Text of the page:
1. I suspect you were on the extremely fast acculturation end of the scale. I look at my great grandparents and I suspect it took 5 to 10 years to get to a proficient level, and a full 20 before they were comfortable as Americans. I’ll guess this was about average. This being 1890 to 1910 or so. And yes, they came legally, and applied for and were granted citizenship as soon as they were eligible.

        1. Not only external pressure, but internal pressure. A professor arriving right after Tiananmen Square from mainland China with his wife and most of his kids (He couldn’t get them all out) is HIGHLY motivated to become an American. His main goals in life were 1.) Become an American. 2.) Learn enough English and accreditations to teach here. 3.) Make enough money to bribe officials sufficient unto getting his remaining family members free of “protective custody” by the state. (Otherwise known as “If you talk about Tiananmen square, we’ll kill your kids.”)

          On the other hand, a “refugee” who’s expecting free housing, meals, and income, and for the infidels to keep him in the style to which he wishes to be accustomed, while he encourages other poor bastards to keep fighting in Syria and attacking the great western devils in righteous jihad? No amount of external pressure may result in an American there.

  3. A Black Locust post is the premium for posts in this area. EXTREMELY resistant to decay, will last 30-50 years, even without any kind of treatment to protect it. These are very difficult to find, however, and most hardware stores with lumber departments carry Cedar posts.

    Unless you were looking for metal posts. Then there is a wide variety, from the utility to the decorative.

    1. And if you need a second opinion on this subject, just check ask one of the experts at one of the offices that the federal government has conveniently located in your area for dealing with posts.

        1. She? I once knew a girl whose surname was Post, but It was her brother that was nicknamed Cedar.

    2. Metal posts don’t last long in New Hampshire due to the wet acidic soils here. Redwood and cedar last roughly twice as long. I have heard that American Chestnut posts would last twice as long as cedar ones; but since those were almost rendered extinct due to the blight, there aren’t any to experiment with; although I do have 9 trees I’ve grown from seed from the American Chestnut Cooperators’ Foundation some 10 years ago (two are big enough to test for blight resistance now.)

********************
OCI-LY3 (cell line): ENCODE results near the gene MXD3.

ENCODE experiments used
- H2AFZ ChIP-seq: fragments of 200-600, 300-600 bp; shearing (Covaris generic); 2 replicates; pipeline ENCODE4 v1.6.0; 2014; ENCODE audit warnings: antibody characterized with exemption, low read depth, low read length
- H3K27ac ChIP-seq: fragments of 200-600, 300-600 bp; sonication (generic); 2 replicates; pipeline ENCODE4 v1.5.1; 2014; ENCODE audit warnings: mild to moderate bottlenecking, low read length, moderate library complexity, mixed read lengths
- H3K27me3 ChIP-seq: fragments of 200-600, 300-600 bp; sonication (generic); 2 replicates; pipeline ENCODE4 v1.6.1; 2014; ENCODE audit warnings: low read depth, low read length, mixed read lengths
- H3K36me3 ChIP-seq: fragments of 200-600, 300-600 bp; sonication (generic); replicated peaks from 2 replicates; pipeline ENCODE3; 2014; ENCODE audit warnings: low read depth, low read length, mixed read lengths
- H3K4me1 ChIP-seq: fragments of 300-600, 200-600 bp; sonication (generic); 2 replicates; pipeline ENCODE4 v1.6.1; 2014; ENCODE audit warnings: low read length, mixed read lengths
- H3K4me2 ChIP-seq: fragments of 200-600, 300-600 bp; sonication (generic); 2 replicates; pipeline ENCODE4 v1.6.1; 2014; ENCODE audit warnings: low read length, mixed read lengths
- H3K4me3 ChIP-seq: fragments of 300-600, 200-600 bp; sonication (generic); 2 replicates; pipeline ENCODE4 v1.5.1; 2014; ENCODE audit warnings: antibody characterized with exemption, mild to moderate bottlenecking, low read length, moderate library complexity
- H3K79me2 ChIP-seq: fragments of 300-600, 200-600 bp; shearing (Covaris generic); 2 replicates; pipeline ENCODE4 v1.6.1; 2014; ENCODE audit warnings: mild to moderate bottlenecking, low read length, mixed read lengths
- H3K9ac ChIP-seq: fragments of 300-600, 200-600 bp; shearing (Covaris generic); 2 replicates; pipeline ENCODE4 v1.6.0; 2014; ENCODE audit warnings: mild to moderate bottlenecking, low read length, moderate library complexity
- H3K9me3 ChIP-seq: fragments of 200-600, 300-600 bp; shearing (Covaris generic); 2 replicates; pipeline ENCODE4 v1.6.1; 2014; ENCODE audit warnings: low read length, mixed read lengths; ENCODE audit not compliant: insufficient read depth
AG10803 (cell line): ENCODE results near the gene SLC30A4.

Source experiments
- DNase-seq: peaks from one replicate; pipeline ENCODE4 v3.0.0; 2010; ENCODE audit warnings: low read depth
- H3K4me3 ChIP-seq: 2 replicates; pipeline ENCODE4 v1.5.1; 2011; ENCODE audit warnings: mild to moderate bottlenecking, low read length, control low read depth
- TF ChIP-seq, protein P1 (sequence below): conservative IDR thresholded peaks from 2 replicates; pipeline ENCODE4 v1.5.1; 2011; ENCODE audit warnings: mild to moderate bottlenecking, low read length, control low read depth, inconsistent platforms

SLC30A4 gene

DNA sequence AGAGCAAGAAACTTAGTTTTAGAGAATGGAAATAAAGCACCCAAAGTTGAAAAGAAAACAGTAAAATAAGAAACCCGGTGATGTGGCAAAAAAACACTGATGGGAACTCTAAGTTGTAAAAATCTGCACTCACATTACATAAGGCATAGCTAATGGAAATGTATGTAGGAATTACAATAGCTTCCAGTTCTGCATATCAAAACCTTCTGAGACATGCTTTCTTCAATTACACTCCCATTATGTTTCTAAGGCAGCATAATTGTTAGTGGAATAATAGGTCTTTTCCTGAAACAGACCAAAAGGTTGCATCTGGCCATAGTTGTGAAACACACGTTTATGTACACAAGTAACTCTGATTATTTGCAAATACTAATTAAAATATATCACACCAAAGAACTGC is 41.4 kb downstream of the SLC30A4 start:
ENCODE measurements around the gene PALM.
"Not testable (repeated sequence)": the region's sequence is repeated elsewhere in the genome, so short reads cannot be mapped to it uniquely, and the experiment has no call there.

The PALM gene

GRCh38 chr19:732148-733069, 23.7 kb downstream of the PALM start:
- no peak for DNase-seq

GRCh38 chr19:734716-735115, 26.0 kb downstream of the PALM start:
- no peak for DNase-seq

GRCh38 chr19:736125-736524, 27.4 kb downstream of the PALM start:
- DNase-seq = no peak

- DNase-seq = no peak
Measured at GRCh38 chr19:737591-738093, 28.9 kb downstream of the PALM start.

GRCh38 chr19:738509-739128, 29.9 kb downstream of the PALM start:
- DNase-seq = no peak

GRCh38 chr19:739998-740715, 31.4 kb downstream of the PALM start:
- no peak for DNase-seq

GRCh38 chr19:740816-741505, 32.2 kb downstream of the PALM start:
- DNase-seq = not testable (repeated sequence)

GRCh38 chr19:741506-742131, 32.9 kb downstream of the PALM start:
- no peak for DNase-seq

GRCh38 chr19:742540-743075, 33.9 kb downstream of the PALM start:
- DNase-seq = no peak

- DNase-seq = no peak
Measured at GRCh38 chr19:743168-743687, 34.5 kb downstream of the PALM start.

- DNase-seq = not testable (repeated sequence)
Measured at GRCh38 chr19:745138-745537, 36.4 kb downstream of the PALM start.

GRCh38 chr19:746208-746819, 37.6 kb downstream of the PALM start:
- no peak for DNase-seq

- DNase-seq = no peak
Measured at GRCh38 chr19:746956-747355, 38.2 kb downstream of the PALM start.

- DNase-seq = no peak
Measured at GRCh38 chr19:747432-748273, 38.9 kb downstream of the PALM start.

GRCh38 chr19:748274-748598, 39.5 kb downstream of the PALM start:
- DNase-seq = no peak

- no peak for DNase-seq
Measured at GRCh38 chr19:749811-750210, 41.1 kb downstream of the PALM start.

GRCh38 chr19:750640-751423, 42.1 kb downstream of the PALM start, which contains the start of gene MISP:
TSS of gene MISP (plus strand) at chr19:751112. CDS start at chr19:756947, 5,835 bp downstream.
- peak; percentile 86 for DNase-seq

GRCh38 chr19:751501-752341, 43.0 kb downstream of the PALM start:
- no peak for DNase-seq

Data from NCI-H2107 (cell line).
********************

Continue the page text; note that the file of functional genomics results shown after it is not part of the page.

1. *Searches*

        Ah. AKA, Osage Orange, AKA Hedge Apple. You’re probably right, but they’re even harder to get of any size. They supposedly make great longbows though.

  4. Postporned? You mean, clad in cheap lingerie, with gel on the lens and cheesy background music?

    Tend to your duties, we have penty of popcorn and can enjoy the Weinstein Wevelations, pundit heads exploding over Trump’s repudiation of the Iran “It ain’t a treaty but it’s a treaty!” kerfuffle and such other delights as the news presents.

    1. Neither of us have a clue how that turtle got there.

      (And I have no idea if this will post in even readable format.)

  5. It is a source of amusement to me that a non-post-post generates 50+ lively comments.

    It’s as if upon arriving at a shop that had a sign on the door from the proprietress reading “Temporarily Closed: Back Soon,” the folks started an impromptu party on the doorstep.


    1. #smalltownspirit

      The kind of place where if you’re at the diner and the lady’s busy, you jump up and bring the pot back to the table…hitting other folks’ mugs on the way to refilling your own…then put it back!

    2. I’ll bring a bottle of wine, you bring a bottle of Fresca or Sprite, someone else can bring the cups, and we’ll have wine coolers while we sit on the stoop chatting and waiting for Sarah to come home

      1. I just happen to have a couple pairs of horseshoes on me … can we get a couple volunteers for the stakes?